Image via Religion News Service/ Americans United

“As a leader in my religious community, I am strongly opposed to any effort to repeal or weaken current law that protects houses of worship from becoming centers of partisan politics,” reads the letter faith leaders who support church-state separation delivered to Congress on Wednesday.

Zach Hoag 8-16-2017

The Rev. Bill Shillady and Hillary Clinton. Photo courtesy of Abingdon Press/RNS

How would you describe Clinton’s faith? What are your impressions of her religious and spiritual life?

She’s a very deeply committed Christian. I know many people are critical of that and don’t believe it, but in my heart of hearts, from the conversations that we have had and from the good that she does, she’s a deeply committed disciple of Christ. And she’s a good Methodist. Methodists don’t talk about their faith very much. She doesn’t wear her religion on her sleeve, but I know that she practices it and she has spiritual disciplines, including reading the Scriptures every day and praying every day. People aren’t going to want to believe that, but it is true.

Heather Heyer's mother Susan Bro speaks at her memorial service inside the Paramount Theater in Charlottesville, Va., Aug. 16. 2017. REUTERS/Jonathan Ernst
 

With tears and defiant tributes, hundreds of purple-clad people packed an historic Charlottesville theater to remember the 32-year-old woman killed when a suspected white nationalist crashed his car into anti-racist demonstrators.

"They tried to kill my child to shut her up. Well guess what? You just magnified her," Heyer's mother Susan Bro said to long and loud applause from those gathered at the city's 1930s-era Paramount Theater.

Of the many shocking images from Charlottesville, one continues to haunt me. White men, mostly younger, are marching and carrying torches in the night with faces full of grim hate and determined anger. It was malevolently reminiscent of the Ku Klux Klan’s torch-lit night rallies, with cross burnings and the evil actions and killings that often followed. Even more, it brought memories of the Nazis marching with their torches, slogans, and violence in the 1930s. The neo-Nazis in Charlottesville chanted some of those same slogans.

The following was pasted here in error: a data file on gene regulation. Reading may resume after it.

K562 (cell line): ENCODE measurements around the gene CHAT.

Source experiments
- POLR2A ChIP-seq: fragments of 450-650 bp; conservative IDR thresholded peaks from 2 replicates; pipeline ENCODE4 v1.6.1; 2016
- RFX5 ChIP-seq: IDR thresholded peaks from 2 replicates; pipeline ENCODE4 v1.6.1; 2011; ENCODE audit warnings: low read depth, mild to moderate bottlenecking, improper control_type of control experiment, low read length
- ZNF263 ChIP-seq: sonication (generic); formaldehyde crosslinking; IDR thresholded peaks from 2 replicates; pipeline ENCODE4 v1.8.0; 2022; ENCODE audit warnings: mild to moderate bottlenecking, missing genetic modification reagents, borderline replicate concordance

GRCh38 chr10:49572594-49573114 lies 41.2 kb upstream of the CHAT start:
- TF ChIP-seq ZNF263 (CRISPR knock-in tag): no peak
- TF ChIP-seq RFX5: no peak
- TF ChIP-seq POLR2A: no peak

Kaitlin Curtice 8-16-2017

Image via REUTERS/Justin Ide.

Somewhere completely outside of all of this,

you are ushering in a kingdom not of this world,

one that rights all wrongs and rules in love.

But for now, here we are.

the Web Editors 8-16-2017

Photo by Heather Wilson (@aNomadPhotog) / Dust & Light Photo 

"White supremacy and racism deny the dignity of each human being revealed through the Incarnation. The evil of white supremacy and racism must be brought face-to-face before the figure of Jesus Christ, who cannot be confined to any one culture or nationality. Through faith we proclaim that God the Creator is the origin of all human persons. In the words of Frederick Douglass, “Between the Christianity of this land and the Christianity of Christ, I recognize the widest possible difference." 

 

Courtney Ariel 8-16-2017

I have been asked by two dear friends, “how can I be a stronger ally?” Being the slow emotional processor that I am, I wanted to spend some time with this before I answered them. I surely appreciate and love these two individuals, and I appreciate their vulnerability in asking me this question. I am not going to do much coddling here; I don’t know that I believe that love requires coddling. Here are six things you can do to be stronger allies.

Curtis W. Freeman 8-16-2017

Image via Creative Commons/Ted Mielczarek/RNS.

This lack of enthusiasm stands in sharp contrast to earlier generations. 

the Web Editors 8-16-2017

Image via Baltimore Heritage/Flickr

This morning's statue removals follow a weekend of violence in Charlottesville, Va., centered on the planned removal of a statue of Confederate general Robert E. Lee. On Monday, the Baltimore city council voted to remove and destroy the statues. That process took nearly immediate effect, in the middle of the night Tuesday and early Wednesday. 

A Sheriff's deputy stands near the toppled statue of a Confederate soldier in front of the old Durham County Courthouse in Durham, N.C. Aug. 14, 2017. REUTERS/Kate Medley
 

Undeterred by violence over the planned removal of a Confederate statue in Charlottesville, Va., municipal leaders in cities across the United States said this week they would step up efforts to pull such monuments from public spaces.

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